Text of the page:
This week we have been remembering those former students of TWBS who gave their lives in both world wars. In assemblies this week we reflected on the reasons men and women in a democratic society take up arms in answer to a national need, to defend and protect what they believe in. But we also reflected on the awful loss of life in both world wars, and hoped for a more peaceful world, which has learned from the past and is able to resolve differences without resorting to violence. Students were encouraged, once again, to consider the important values of democracy, liberty and tolerance of others.
We remembered why our eight houses are named after randomly selected old boys who gave their lives for their country. Through the house activities and all the positive joie-de-vivre displayed in them, our current students daily show that the sacrifice was not in vain and will not go unremembered. The names of the houses are a living and daily memorial to those TWBS men and indeed all the men and women who have made sacrifices for others. We focused in particular on a boy called Herbert Hiley, who was possibly the very first all round ‘Windsor Boy’ – he was head boy, captain of football, rowed for Eton Excelsior and played for Windsor and Eton Football Club, which is the typical model of excellence we encourage today. After volunteering for the Berkshire Yeomanry at the outbreak of war he was sent to Gallipoli on 18th August 1915, and was killed in action on 21st August. Three days! He was aged 21. This terribly brief active service was typical of so many young men, and highlights the loss of a generation of talented people at that time.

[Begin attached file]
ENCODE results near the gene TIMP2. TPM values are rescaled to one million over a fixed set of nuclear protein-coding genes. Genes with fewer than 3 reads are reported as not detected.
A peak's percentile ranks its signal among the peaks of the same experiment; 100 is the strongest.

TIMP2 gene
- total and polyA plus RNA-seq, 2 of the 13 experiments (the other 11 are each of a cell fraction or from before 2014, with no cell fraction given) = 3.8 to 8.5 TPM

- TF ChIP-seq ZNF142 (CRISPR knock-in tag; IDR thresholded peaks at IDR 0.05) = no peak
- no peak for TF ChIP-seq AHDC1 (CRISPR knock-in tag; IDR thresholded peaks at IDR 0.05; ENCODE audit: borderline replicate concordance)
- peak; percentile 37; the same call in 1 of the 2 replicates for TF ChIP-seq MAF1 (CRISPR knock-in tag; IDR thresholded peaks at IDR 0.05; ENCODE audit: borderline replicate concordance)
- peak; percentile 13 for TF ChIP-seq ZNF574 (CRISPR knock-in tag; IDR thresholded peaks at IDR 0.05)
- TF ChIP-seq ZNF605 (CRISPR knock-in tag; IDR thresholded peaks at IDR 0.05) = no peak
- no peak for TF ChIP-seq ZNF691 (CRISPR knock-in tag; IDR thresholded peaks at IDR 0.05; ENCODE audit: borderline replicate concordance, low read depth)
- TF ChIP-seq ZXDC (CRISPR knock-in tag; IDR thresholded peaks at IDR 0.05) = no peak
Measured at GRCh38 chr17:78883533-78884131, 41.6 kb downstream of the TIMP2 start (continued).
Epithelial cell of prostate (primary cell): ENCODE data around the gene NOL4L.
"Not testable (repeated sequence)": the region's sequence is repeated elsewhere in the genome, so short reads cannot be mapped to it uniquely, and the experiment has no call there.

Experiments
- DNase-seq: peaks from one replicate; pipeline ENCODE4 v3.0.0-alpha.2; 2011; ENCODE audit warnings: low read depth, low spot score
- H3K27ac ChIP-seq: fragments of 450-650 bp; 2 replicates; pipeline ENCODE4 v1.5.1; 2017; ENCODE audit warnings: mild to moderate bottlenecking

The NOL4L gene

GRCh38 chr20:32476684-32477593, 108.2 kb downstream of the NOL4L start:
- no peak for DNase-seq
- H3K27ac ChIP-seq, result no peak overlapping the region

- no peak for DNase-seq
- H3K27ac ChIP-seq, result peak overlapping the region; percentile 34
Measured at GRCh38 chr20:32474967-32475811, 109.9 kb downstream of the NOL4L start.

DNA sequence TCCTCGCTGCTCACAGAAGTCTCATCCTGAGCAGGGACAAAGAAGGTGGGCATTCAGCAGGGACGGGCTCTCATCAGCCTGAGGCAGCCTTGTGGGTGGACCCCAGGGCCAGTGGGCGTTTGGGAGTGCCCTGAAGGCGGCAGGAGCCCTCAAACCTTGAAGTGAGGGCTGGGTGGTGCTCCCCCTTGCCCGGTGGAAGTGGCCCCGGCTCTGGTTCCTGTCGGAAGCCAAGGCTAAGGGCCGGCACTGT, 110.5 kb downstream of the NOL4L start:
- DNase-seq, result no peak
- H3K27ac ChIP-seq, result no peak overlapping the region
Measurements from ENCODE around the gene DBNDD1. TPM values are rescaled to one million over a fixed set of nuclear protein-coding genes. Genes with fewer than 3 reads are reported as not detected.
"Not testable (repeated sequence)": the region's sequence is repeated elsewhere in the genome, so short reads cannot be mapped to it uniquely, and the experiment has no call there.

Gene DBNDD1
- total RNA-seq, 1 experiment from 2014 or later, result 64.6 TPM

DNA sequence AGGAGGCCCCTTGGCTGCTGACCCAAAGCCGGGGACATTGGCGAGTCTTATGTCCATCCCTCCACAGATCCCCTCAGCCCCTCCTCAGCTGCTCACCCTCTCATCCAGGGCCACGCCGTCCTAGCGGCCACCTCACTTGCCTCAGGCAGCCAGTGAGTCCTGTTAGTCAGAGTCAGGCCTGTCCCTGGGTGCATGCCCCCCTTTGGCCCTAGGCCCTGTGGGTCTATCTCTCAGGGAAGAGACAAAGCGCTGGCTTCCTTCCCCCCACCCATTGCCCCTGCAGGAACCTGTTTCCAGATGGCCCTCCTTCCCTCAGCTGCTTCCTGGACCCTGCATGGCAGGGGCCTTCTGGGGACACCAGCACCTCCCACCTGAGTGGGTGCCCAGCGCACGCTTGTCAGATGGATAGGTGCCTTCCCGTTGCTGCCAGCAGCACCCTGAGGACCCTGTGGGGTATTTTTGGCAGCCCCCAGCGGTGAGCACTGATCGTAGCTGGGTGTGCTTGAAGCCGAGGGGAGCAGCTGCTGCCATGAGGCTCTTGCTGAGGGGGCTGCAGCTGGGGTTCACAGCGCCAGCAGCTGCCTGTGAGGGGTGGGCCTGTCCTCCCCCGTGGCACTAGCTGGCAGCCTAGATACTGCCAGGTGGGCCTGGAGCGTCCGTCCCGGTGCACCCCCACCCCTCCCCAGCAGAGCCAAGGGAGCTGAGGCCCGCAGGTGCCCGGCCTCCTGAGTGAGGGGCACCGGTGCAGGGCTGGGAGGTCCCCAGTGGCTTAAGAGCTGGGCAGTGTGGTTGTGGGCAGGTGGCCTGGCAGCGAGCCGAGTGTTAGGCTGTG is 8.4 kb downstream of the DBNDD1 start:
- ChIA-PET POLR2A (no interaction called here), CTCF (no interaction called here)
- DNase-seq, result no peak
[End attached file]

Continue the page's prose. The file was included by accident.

Today we held our annual remembrance service around the flagpole which is always a tremendously moving and fitting event. This year we were honoured to host Admiral Sir James Perowne, Governor of Windsor Castle, Lt Col Jolyon Willians and Lt Col Mike Harding, both Military Knights, as well as school governors and former members of staff. The sixth form and staff were in attendance, as were many other classes who asked to join the event. The cadets led the parade impeccably and delivered a wreath from the school, and as the flag was lowered the last post was beautifully played by our buglers. Then each house captain laid a memorial cross on behalf of the boys in each house, and the exhortation was read out. All the school then observed a perfect two minutes silence, reflecting on the young men of the school from before who, for our tomorrow, gave their today.
They shall grow not old, as we that are left grow old:
Age shall not weary them, nor the years condemn.
At the going down of the sun and in the morning
We will remember them.